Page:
Pasture Tour — Upper Fields


There are three upper pasture areas at Sassafras Farm, but only two of these pastures are realistically usable, I’ve concluded after my further explorations. One of the areas is on the other side of a deep ravine with a massive rock wall. Obviously, it’s not connected by gate to the other pastures (which would be impossible), and it’s not currently fenced at all. It’s a mess, and of no particular use at the moment, even for potential haying. Sometime when I have nothing else to do, I’ll ponder what can be done with it, but for now it has left my radar picture. (The only way to even get animals to it–or to get PEOPLE to it–is by the road.)

The other two viable upper pastures are connected by gate to gate to gate all the way back to the barn.

They are beautiful pastures, albeit in a slightly neglected state at the moment. They can be recovered for use without too much effort.

There is a mix of fencing in these fields, mostly woven wire, along with horse tape in some areas, and evidence of past electric fencing. These two fields total somewhere in the neighborhood of at least 25 acres.

I’ve walked the first pasture fenceline completely. Most of it is sound, but the woven wire fencing is down in multiple locations where either a deer went through it or a tree fell on it. Repairing the woven wire fencing isn’t necessary, however, as these are intended for cow fields. I’ll be running electric around the first pasture as soon as possible in the spring and getting the cows up there.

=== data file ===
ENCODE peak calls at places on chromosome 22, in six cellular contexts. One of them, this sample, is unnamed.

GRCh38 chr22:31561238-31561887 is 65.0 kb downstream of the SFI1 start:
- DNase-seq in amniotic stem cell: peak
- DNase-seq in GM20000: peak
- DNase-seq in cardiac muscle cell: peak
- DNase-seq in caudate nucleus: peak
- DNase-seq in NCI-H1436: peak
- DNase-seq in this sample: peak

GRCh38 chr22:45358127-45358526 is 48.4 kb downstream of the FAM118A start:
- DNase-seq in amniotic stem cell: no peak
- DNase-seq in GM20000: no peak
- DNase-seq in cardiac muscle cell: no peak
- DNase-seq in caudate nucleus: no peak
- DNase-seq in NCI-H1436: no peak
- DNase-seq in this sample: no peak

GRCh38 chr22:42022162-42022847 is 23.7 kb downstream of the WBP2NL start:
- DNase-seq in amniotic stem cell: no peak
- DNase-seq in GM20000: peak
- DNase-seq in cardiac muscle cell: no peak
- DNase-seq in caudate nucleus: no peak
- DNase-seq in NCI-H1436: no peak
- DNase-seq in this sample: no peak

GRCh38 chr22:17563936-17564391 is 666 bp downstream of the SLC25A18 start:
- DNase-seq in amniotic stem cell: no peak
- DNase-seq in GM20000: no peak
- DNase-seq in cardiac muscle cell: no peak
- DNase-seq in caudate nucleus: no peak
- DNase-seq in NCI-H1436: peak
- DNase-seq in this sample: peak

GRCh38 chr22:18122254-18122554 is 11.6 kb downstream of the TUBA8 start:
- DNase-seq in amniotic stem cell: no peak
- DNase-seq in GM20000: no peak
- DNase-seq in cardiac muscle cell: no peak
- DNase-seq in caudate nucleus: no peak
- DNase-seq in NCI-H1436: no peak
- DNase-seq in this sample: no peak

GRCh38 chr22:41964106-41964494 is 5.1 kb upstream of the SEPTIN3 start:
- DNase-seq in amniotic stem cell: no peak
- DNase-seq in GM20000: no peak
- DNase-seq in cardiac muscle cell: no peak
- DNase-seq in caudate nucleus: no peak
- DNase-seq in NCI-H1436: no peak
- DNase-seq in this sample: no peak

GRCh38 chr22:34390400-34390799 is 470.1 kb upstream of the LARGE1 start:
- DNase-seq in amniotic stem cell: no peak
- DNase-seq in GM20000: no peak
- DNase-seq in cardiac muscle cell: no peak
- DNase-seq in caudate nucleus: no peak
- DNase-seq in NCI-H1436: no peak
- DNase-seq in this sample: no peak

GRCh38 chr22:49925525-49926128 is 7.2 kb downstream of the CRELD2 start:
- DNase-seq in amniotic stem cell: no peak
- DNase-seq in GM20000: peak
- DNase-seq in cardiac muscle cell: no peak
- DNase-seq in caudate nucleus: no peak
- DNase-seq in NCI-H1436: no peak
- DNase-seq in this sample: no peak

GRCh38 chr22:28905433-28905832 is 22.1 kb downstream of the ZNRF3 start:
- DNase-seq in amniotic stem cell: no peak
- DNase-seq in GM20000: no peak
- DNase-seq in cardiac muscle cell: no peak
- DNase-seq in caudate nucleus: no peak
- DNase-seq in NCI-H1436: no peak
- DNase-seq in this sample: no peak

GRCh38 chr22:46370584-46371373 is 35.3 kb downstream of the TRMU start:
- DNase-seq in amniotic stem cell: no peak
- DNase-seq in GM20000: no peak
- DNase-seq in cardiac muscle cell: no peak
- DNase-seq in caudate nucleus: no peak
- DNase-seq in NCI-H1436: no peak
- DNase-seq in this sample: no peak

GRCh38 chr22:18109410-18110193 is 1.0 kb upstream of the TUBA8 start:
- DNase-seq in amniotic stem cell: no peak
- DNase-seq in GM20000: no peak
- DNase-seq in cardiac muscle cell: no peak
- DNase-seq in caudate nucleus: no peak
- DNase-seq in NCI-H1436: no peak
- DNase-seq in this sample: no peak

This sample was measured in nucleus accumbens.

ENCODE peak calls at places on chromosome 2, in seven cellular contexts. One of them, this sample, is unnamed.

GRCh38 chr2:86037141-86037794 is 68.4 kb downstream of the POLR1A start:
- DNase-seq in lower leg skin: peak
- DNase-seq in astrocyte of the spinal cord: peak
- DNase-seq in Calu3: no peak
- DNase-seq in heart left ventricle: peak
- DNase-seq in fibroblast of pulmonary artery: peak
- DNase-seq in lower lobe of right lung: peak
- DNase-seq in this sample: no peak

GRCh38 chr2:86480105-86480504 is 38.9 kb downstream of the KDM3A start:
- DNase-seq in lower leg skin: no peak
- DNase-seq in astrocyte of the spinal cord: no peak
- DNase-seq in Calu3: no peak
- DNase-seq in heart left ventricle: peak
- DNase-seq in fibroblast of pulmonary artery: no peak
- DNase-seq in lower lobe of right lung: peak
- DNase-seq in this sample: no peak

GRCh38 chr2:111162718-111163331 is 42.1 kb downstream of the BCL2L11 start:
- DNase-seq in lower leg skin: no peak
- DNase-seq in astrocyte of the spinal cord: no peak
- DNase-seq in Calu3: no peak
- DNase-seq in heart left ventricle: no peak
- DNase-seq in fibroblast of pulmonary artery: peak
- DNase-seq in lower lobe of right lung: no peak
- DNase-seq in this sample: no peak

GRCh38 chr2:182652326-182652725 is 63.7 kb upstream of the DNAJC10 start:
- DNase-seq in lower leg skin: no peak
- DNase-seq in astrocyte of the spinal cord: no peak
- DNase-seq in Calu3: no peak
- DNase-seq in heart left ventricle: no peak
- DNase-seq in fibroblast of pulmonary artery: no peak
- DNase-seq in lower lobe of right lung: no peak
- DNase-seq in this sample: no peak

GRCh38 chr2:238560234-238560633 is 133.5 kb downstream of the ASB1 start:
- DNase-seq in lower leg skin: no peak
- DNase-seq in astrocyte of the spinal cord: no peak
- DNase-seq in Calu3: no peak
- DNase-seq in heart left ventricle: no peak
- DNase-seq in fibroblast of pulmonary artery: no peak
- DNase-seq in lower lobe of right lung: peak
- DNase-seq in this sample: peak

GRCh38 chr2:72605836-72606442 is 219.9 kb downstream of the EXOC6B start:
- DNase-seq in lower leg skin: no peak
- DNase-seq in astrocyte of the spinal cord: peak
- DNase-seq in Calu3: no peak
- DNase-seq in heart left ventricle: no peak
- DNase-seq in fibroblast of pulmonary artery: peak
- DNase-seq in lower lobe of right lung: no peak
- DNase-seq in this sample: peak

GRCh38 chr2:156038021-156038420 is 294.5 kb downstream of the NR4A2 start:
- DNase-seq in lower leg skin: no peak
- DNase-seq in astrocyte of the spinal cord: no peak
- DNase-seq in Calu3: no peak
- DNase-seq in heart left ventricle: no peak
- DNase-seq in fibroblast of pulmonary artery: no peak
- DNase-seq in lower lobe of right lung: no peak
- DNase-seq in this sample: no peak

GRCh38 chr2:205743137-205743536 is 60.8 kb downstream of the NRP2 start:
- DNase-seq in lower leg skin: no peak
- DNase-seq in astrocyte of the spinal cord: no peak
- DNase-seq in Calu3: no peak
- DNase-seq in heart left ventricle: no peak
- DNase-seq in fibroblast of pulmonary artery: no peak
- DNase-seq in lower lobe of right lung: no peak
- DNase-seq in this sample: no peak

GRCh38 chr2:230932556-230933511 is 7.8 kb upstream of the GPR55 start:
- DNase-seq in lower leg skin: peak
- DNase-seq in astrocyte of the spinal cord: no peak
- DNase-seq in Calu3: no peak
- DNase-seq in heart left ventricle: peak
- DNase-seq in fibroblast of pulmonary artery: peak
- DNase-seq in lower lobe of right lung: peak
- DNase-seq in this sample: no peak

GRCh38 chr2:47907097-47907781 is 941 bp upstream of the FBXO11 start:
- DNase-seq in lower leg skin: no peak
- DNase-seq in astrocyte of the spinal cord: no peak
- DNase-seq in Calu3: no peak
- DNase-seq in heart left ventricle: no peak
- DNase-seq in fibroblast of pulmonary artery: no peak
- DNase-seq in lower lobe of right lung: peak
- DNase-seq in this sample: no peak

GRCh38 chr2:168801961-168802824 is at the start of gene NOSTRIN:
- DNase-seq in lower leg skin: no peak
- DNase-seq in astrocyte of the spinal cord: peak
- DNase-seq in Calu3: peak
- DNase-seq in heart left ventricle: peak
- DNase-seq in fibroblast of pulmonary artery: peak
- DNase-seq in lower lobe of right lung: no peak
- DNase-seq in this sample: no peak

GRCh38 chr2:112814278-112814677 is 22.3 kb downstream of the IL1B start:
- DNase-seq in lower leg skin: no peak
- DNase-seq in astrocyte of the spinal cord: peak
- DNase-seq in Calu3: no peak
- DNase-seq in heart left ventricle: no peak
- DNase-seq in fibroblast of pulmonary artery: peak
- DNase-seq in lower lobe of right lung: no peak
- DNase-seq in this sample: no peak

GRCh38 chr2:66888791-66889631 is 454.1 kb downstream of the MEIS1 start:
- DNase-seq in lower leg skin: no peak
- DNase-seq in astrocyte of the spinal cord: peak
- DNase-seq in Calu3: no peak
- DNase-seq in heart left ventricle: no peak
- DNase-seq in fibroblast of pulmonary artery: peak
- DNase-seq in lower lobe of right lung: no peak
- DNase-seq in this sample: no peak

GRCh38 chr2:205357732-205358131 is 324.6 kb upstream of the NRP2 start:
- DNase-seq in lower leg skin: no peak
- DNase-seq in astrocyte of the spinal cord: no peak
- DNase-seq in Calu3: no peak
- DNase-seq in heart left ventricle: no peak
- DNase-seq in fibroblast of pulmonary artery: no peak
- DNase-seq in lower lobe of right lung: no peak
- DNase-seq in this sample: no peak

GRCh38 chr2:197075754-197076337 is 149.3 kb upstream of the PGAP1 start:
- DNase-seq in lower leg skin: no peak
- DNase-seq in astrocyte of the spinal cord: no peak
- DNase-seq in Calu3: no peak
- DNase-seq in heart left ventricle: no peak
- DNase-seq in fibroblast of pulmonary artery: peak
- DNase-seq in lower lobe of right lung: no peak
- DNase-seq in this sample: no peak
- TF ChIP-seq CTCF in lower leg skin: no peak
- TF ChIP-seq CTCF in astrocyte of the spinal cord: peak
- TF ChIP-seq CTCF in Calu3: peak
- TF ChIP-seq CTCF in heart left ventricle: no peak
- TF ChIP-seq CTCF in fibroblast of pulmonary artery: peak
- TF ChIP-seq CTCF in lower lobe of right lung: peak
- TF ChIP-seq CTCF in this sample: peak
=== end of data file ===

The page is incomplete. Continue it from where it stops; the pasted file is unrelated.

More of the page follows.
I’m not quite sure how much pasture my relatively tiny herd of cows will require (and I’ve never had this much available to me before), so this will be a learning year in many ways.

Since I’m not milking BP this year, I have some time to figure on my milking situation with cows in pasture on the hill all summer. It won’t be an issue this year. One idea is to set up a summer milking parlor in a small covered shed in or near the upper pasture, or in the park field below it and directly adjacent. There is also another pasture area I’ll be talking about in the next pasture tour post that would make taking her to the barn to milk convenient. In the winters, I’ll be keeping BP in the rear barn yard, so it’s not an issue for all year. One way or another, I’ll figure something out when the time comes. I’m glad I have lots of time to prepare, make plans, and try out ideas. In general, from my past experience with milking, I’ve found summer milking to be the easiest in terms of setup. It’s dry, so a summer milk station near a pasture can work. In early spring, late fall, and winter, a milking station in a reliably dry area is necessary, so my barn parlor is crucial. I’ll learn more this year as I deal with the cows here and ponder my requirements.

I haven’t walked the entire fenceline in the second upper pasture due to time and weather, but I suspect it’s in a similar condition as the first upper pasture. I’ll run electric in the second field to prepare for rotating the cows there. I may also be able to use this pasture for hay. I’m just not sure yet. The second upper pasture is where I found the two lonely apple trees.

There’s also an old deer stand there.

Maybe the apple trees were planted to attract the deer, and so they built the deer stand here!